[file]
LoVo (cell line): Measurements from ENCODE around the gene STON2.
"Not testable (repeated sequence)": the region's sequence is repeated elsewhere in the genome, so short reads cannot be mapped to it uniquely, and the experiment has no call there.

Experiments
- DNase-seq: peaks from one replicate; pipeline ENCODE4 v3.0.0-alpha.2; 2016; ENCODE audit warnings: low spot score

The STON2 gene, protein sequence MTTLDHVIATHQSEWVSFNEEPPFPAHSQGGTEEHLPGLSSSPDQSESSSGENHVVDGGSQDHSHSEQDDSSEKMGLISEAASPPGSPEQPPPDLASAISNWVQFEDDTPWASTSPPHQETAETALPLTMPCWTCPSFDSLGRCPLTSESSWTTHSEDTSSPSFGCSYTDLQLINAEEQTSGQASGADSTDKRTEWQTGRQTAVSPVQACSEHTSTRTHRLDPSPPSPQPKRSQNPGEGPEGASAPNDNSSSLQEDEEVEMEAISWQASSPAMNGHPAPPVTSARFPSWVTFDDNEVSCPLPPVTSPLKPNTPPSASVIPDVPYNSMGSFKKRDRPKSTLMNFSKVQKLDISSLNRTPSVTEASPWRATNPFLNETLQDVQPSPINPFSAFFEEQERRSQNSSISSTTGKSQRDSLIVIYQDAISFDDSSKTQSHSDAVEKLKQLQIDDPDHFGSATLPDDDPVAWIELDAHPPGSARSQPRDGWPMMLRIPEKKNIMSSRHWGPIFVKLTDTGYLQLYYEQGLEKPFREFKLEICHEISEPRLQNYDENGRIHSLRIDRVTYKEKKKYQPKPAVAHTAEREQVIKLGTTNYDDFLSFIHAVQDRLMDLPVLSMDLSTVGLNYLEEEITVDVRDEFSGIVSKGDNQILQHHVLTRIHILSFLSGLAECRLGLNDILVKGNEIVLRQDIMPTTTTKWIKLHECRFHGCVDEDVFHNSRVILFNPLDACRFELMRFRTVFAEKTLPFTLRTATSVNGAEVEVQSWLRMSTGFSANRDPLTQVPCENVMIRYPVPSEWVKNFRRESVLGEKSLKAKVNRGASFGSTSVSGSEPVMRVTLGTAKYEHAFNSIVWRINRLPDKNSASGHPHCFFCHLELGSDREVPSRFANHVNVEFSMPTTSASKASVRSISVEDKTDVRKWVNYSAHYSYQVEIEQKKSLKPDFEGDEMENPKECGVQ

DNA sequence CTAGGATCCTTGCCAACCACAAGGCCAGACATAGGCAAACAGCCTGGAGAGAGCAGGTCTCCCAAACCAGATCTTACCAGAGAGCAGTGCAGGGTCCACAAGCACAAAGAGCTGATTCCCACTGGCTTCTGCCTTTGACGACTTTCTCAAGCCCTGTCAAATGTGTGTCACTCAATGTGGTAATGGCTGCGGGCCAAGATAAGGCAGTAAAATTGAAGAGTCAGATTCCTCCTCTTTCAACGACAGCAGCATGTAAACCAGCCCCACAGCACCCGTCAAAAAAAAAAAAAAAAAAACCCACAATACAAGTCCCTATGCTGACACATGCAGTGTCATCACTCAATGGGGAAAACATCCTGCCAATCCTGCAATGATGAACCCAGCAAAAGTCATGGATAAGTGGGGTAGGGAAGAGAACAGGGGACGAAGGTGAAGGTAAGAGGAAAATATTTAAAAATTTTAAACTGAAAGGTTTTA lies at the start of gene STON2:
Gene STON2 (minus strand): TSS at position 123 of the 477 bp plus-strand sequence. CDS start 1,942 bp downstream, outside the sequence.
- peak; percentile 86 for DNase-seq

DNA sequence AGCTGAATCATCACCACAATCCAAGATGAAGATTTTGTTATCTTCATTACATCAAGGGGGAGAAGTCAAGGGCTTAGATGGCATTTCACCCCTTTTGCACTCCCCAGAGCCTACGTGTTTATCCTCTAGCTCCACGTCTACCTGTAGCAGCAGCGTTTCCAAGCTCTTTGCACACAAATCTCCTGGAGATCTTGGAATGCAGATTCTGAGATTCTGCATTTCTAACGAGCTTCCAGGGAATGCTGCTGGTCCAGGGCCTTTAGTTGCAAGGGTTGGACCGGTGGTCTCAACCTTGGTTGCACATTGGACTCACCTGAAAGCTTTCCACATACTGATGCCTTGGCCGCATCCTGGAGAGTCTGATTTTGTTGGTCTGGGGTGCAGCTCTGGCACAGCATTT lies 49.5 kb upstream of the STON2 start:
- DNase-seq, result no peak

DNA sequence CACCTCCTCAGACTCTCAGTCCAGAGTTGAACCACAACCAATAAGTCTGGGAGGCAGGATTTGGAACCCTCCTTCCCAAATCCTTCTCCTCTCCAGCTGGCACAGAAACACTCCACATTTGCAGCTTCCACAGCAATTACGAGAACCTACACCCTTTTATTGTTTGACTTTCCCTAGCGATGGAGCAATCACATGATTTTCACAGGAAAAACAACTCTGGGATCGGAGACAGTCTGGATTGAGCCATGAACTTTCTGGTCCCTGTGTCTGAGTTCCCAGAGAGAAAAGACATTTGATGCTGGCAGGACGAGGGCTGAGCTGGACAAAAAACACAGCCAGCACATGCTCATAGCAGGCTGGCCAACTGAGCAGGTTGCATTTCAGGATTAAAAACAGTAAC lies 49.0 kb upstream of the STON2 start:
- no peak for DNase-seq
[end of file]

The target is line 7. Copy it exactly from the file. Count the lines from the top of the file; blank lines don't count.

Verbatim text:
Gene STON2 (minus strand): TSS at position 123 of the 477 bp plus-strand sequence. CDS start 1,942 bp downstream, outside the sequence.